Institution:Board of Regents of the University System of Georgia on behalf of the University of Georgia Cooperative Extension Service and University of Georgia Research Foundation, Inc.
Region:Southeast (GA, FL, AL)
Project Fiscal Year:2016
Report Received Date:
Project NPB Budget:$20,000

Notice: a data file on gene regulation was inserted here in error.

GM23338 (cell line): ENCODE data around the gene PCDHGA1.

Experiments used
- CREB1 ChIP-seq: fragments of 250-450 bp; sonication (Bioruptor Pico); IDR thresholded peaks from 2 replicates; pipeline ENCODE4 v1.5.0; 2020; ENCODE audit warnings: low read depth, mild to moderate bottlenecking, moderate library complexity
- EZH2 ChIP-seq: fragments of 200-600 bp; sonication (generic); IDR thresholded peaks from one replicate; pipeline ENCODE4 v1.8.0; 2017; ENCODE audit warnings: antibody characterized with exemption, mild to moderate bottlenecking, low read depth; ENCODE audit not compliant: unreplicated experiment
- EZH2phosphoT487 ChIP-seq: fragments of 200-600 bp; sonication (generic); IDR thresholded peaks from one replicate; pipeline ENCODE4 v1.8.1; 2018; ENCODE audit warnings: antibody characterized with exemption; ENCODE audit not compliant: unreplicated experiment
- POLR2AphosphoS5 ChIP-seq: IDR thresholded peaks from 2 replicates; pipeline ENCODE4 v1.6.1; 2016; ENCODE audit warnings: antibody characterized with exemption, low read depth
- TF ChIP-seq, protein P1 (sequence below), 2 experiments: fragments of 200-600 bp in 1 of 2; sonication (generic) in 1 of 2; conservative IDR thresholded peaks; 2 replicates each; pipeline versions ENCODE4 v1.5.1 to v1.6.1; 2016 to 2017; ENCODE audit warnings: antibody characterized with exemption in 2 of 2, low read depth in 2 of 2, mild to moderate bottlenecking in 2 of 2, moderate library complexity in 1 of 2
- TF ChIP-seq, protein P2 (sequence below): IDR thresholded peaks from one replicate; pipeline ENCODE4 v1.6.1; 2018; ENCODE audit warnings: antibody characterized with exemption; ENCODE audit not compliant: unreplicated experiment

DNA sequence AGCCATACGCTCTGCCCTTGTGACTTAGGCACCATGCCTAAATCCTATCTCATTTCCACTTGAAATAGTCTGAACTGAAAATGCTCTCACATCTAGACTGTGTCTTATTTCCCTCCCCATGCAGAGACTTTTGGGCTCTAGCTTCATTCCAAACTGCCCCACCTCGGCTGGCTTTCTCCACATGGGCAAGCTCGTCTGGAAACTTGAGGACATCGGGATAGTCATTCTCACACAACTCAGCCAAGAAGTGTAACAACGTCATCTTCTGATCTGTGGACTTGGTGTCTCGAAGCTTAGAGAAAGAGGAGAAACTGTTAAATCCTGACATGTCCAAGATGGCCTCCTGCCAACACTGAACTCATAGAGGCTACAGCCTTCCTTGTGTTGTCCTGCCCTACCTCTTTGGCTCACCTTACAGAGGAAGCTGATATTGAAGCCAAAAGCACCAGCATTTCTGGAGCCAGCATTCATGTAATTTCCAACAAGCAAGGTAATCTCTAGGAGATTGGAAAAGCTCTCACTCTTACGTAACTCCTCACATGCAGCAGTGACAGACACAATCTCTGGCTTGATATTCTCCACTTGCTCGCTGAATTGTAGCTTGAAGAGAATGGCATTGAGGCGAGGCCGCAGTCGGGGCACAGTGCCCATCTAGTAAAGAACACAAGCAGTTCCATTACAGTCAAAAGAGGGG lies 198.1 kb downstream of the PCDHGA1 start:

Whole genome re-sequencing (WGRS) of mapping populations has facilitated development of high-density genetic linkage maps essential for fine mapping and candidate gene discovery for traits of interest in crop species. Leaf spots, including early leaf spot (ELS) and late leaf spot (LLS), and Tomato spotted wilt virus (TSWV) are devastating diseases in peanut causing significant yield loss. We generated WGRS data on a recombinant inbred line population, developed a SNP-based high-density genetic map, and conducted fine mapping, candidate gene discovery and marker validation for ELS, LLS and TSWV. The first sequence-based high density map was constructed with 8,869 SNPs assigned to 20 linkage groups, representing 20 chromosomes, for the "T" population (Tifrunner x GT-C20) with a map length of 3,120 cM and an average distance of 1.45 cM. The quantitative trait locus (QTL) analysis using high-density genetic map and multiple season phenotyping data identified 35 main-effect QTLs with phenotypic variation explained (PVE) from 6.32 to 47.63%. Among major effect QTLs mapped, there were two QTLs for ELS on B05 with 47.42% PVE and B03 with 47.38% PVE, two QTLs for LLS on A05 with 47.63% and B03 with 34.03% PVE, and one QTL for TSWV on B09 with 40.71 % PVE. The epistasis and environment interaction analyses identified significant environmental effects on these traits. The identified QTL regions had disease resistance genes including R-genes and transcription factors. KASP markers were developed for major QTLs and validated in the population, and are ready for further deployment in genomics-assisted breeding in peanut.